So there you have it… the simple, condensed answers to your common soy-related questions and concerns. The verdict, for most people, a moderate intake of organic, unprocessed soy is a healthful choice, although you certainly don’t NEED to consume soy in order to maintain a healthy, balanced plant-based diet.
I am providing a few solid resources that go into more detail on the latest research if you are interested in learning specifics.
Who doesn’t want a beautifully sculpted, sexy stomach?! I hear it from students and clients all the time. “How do I get rid of this?” they ask, as they grab and pinch belly fat. Well I have compiled a list of what it takes to achieve that toned tummy you are longing for. If it were easy, everyone would have a shot at the cover of Fitness Magazine! But it is do-able… And YOU CAN DO IT!!!
Your first thought might be that you don’t want to “deprive” yourself of the soda and chips you love so much. But here’s the deal. You are actually depriving yourself by eating them! What I mean is that you are filling up on foods that are missing the nutrients your body needs to survive and thrive. Make this a habit and our body actually goes into starvation mode and holds onto your body fat because of it. By replacing the empty calories with nutrient-dense ones, your body gets what it wants and allows fat to be eliminated. Don’t get me wrong, I am not saying never splurge, but even when you splurge, you can do it without filling yourself full of empty calories! For example, I make a killer popcorn with coconut oil on movie night. And when I get a sweet tooth, one of my favorite treats is coconut milk ice cream. Give it some time and you will never miss that chemical, fake buttered popcorn or Ben & Jerries!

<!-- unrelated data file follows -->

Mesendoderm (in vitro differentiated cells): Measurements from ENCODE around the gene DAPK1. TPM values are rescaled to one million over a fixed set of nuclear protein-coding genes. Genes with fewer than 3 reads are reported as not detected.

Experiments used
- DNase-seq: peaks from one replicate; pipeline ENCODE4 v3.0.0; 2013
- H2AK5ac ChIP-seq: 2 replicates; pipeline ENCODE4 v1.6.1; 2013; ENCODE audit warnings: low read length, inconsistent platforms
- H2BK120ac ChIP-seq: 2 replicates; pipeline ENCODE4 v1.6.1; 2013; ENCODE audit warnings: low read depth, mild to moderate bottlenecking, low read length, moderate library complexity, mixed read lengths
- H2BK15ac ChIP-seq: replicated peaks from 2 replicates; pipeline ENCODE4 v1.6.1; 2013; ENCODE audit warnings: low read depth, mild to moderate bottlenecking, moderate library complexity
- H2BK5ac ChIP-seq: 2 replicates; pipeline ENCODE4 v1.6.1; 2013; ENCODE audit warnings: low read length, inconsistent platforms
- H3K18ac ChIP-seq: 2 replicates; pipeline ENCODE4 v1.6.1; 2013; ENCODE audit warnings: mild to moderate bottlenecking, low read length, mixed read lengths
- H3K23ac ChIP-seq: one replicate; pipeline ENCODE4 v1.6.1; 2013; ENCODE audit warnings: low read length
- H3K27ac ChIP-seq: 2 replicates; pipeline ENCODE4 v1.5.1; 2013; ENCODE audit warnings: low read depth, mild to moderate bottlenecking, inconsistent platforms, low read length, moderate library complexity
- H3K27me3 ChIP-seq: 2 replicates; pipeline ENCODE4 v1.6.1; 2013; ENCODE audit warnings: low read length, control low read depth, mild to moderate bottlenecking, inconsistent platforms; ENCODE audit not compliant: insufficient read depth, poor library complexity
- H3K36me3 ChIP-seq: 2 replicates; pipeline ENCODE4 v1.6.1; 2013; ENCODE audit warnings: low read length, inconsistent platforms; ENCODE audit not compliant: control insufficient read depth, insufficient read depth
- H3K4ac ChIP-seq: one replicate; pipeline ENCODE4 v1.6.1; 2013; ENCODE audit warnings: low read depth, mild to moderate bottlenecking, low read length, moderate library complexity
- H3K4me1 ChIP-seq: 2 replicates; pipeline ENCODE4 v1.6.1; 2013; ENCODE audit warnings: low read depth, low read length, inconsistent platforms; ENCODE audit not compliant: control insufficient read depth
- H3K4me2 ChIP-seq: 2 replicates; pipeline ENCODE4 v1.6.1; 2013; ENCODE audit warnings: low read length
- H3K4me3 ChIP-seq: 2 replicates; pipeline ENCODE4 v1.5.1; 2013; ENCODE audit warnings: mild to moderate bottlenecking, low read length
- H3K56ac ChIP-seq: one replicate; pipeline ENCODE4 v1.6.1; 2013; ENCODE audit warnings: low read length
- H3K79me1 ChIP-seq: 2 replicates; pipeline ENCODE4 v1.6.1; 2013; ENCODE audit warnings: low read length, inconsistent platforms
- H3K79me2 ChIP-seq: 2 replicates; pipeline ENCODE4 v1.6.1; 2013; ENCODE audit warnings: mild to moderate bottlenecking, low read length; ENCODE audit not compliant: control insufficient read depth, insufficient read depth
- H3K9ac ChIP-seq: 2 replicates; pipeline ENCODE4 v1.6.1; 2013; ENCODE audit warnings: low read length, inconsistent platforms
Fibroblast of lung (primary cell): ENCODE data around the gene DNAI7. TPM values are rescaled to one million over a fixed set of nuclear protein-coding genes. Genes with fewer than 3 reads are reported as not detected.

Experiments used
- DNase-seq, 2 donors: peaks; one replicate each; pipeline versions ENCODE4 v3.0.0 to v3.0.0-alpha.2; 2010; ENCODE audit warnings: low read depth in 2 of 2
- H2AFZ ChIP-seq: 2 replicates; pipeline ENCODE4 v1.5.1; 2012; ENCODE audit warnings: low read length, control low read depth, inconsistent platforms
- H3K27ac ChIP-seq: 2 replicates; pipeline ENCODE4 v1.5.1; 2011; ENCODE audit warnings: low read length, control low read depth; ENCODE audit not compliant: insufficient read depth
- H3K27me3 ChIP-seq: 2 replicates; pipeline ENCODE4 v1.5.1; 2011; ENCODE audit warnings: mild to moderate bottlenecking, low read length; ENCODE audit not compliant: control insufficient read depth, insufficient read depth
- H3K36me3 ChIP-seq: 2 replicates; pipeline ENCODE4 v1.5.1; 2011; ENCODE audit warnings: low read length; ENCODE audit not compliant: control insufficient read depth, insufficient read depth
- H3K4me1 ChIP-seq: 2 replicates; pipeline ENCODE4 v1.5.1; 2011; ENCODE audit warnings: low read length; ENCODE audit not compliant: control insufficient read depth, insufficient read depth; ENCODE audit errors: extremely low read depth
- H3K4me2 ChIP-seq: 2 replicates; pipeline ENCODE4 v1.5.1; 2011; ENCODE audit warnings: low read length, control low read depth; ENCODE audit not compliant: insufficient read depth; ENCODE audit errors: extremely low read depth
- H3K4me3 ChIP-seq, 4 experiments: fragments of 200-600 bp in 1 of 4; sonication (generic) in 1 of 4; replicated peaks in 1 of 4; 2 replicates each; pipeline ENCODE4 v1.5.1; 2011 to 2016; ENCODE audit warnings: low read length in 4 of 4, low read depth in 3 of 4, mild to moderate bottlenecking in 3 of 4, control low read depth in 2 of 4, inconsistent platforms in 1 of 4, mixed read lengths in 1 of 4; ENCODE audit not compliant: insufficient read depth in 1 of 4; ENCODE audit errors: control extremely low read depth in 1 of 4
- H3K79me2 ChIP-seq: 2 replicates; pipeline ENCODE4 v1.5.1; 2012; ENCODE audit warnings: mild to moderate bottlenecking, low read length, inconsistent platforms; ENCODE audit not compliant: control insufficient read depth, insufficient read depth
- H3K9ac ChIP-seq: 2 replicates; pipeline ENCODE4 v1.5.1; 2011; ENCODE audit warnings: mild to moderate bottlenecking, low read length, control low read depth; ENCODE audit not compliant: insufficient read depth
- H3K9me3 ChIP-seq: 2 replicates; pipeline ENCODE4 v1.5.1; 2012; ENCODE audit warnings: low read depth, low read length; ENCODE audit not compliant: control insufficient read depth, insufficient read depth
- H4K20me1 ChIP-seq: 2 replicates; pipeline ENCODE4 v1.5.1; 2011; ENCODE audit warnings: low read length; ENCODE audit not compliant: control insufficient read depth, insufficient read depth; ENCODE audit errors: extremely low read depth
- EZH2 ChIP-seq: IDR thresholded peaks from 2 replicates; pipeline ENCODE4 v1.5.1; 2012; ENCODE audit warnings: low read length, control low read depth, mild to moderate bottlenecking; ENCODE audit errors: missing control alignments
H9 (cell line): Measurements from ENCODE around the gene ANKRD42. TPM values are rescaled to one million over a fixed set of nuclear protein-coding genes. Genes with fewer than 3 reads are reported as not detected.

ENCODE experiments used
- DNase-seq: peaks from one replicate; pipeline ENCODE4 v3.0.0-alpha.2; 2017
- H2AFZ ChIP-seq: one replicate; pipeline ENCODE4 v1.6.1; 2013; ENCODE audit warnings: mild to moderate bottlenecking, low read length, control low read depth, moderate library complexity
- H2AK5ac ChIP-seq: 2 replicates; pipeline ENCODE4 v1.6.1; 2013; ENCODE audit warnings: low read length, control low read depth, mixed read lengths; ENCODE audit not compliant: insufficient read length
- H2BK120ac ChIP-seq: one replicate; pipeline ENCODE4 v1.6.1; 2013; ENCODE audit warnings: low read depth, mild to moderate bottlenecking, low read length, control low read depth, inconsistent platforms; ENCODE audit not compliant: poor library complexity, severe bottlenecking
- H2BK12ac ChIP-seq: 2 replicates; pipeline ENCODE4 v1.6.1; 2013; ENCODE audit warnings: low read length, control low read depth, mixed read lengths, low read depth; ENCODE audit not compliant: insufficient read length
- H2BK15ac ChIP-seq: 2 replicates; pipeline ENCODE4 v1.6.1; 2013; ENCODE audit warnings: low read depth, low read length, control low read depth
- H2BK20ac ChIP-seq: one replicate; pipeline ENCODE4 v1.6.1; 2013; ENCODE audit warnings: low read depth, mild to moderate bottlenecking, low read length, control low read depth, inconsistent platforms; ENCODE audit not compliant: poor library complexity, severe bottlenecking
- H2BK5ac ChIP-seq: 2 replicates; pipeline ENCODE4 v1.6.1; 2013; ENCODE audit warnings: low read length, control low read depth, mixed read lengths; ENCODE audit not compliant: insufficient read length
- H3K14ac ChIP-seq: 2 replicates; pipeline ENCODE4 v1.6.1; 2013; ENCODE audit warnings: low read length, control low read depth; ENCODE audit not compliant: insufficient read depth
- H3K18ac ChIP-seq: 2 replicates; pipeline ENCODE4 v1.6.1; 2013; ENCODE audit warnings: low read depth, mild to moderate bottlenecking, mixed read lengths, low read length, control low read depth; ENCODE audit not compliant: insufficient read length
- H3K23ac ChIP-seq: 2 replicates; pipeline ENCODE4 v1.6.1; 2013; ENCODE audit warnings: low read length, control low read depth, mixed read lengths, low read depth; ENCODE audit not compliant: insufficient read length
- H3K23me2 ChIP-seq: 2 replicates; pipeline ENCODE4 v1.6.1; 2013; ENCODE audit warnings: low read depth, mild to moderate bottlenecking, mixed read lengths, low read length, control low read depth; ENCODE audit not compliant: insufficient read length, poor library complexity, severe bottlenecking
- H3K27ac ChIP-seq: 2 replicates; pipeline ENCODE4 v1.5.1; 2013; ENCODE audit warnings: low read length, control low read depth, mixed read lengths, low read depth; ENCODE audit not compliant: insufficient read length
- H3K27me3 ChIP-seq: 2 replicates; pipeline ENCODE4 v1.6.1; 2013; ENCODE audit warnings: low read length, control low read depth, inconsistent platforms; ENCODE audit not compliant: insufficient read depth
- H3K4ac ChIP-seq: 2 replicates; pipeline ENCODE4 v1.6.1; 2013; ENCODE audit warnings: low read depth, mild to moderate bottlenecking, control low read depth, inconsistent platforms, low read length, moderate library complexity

2. Get in your cardio workouts.
Cardio workouts (workouts in which you have your heart rate elevated for over 30 minutes) are important in two ways. First, it’s the way to keep your heart beating strong, which keeps you alive. And second, it burns fat. Pretty simple.